15 September 2022

Tech Perspective #39: Wearables to Support Office Wellbeing


Many people use fitness trackers and wearable wristbands to encourage themselves to achieve their daily step goals, monitor their step count or perhaps check the condition of their sleep. They don't necessarily think about ways it can help their employers support them. 

However, with wearables being in daily use to manage personal health, sleep, fitness and productivity, introducing them into our workplaces seems like the next logical step. And it’s already happening! 

Join me to discover how these ubiquitous, sensor-powered devices can unlock a new world of insight for employees and employers, supporting employee wellness and well-being. 

Make Wellbeing Your Priority 

It all started with the pandemic. Many companies introduced different solutions to facilitate social distancing and keep the employees safe. Bluetooth-enabled tags, company apps, and wearable wristbands were incorporated into the office space to let people know they’re too close to others and to help them keep the 1.5 metres distance. Especially the last of them seemed to catch up. And there came an idea – why not take it a step further and use wearables to support office wellbeing? 

In the past, the importance of wellness and wellbeing programmes at work used to be underestimated and disregarded s a waste of money and time. However, there has been a significant shift in the approach towards office wellness and wellbeing. Office wellness programmes became a valuable addition to company life, highly appreciated by both employees and employers. Particularly for Gen Z and the Millennials, the changes brought by the pandemic have highlighted the need to focus on mental, physical and spiritual wellbeing.  

And that’s how wellness and wellbeing wearables became a new hot office trend. And it’s high time! As Andrew O’Donnel, UK Real Estate and Workplace Director at JLL says, “We invest so much in the healthy, productive workplace – such as sensors measuring occupancy, air quality and movement – yet the most important metric is its impact on individuals. Employers are recognising this and seeing wearables as a way to understand whether and how they can improve employee wellness.” 

And how exactly can wearables support office wellbeing? First of all, wearable technology can help monitor vital signs and bodily functions, and enable employees to promptly address any underlying issues. What’s more, with regular updates employees are continually motivated to pursue a physically active and healthy work-life. It can also measure levels of stress and allow employers to adjust the pace of work to the needs of workers. 

Trust Issues 

Sounds great, doesn’t it? However, what about data security, you may ask? And that’s a really good question, as security and privacy issues are the main reasons why many employees didn’t want tracking wearables to be introduced. The 2014 survey found only 31% of respondents were willing to grant that kind of access to their data

However, in recent years, the tides are changing. Conducted by PwC on more than 32,500 respondents, the 2021 “Hopes and fears” survey states that 44% expressed willingness to use sensors and wearables with employers having access to their data. As Pete Brown, the joint global leader of people and organization, PwC UK, sums up, "With this increasing willingness for employees to share data, as long as organizations can instil trust and confidence, they and their people can reap the benefits."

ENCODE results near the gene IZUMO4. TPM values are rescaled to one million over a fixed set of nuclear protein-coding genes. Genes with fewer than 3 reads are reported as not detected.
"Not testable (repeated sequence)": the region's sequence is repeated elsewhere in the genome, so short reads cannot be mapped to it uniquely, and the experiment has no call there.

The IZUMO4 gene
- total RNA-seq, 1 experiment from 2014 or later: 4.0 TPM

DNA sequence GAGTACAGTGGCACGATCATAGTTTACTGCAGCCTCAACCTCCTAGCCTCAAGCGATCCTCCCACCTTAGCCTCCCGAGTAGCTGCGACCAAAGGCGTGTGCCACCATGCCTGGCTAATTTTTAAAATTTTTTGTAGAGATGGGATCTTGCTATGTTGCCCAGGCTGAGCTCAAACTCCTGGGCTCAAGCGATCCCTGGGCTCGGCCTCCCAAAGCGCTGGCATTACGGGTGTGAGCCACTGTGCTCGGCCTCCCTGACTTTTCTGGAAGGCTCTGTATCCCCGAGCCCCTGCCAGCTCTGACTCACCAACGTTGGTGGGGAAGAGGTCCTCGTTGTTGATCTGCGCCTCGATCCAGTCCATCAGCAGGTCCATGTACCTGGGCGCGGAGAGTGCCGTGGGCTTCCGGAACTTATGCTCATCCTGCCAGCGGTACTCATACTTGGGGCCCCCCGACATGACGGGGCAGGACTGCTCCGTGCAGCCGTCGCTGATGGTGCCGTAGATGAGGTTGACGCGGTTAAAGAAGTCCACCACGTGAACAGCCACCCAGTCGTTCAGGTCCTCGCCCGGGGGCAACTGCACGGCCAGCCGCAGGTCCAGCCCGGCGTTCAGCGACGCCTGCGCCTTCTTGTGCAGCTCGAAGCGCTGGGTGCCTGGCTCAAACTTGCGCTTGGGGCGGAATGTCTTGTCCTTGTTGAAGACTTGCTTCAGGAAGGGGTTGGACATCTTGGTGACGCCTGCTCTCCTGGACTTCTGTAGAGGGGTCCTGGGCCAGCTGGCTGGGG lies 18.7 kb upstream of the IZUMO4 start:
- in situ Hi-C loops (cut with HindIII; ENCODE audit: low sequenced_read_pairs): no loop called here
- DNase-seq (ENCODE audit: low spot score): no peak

However, if you want to introduce wearable devices into your office, you need to clearly outline the rules of data collecting and management. The employees need to know what data is being collected, where it's being stored, and who exactly has access to it. As Janet Mertens, director of research at The Josh Bersin Co., says, "Tracking at an individual level can go wrong. We are all too familiar with security breaches. One of the many responsibilities associated with an HR role is that of being a data steward, and it's essential to be transparent with employees how the data is going to be used." 

Infrastructure for Wellbeing

The role of wearables at the office isn't confined to our wrists. Headsets, virtual reality goggles and monitoring patches can truly revolutionise wellbeing programmes at the workplace and introduce us to a new era of office wellbeing. As more wearable devices are introduced into working environments, the available data will help employees make informed decisions.

However, it's not just wearables: they are a part of a huge analytics ecosystem including sensors and numerous devices, such as our smartphones. As Brown says, "In the near future, those organizations who understand the benefits and undertake these programs in a responsible way will start to think about management science more like sports science and improving the well-being and performance of key workplace 'athletes."



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Marcin Bartoszuk
Chief Operating Officer

With Microsoft technologies related since 2005. He graduated from the Computer Science Faculty of the Bialystok University of Technology where he was the leader of the .NET Group and the Microsoft Student Partner. Four times finalist of the national stage of the Imagine Cup competition, and later the mentor and the jury member of the contest. Co-founder of the Bialystok .NET Group. He lectured .NET development at the Bialystok University of Technology. Microsoft MVP in the Client Application Development category in 2008-2010, when he actively participated in the IT community. Constant new technology enthusiast and IT consultant.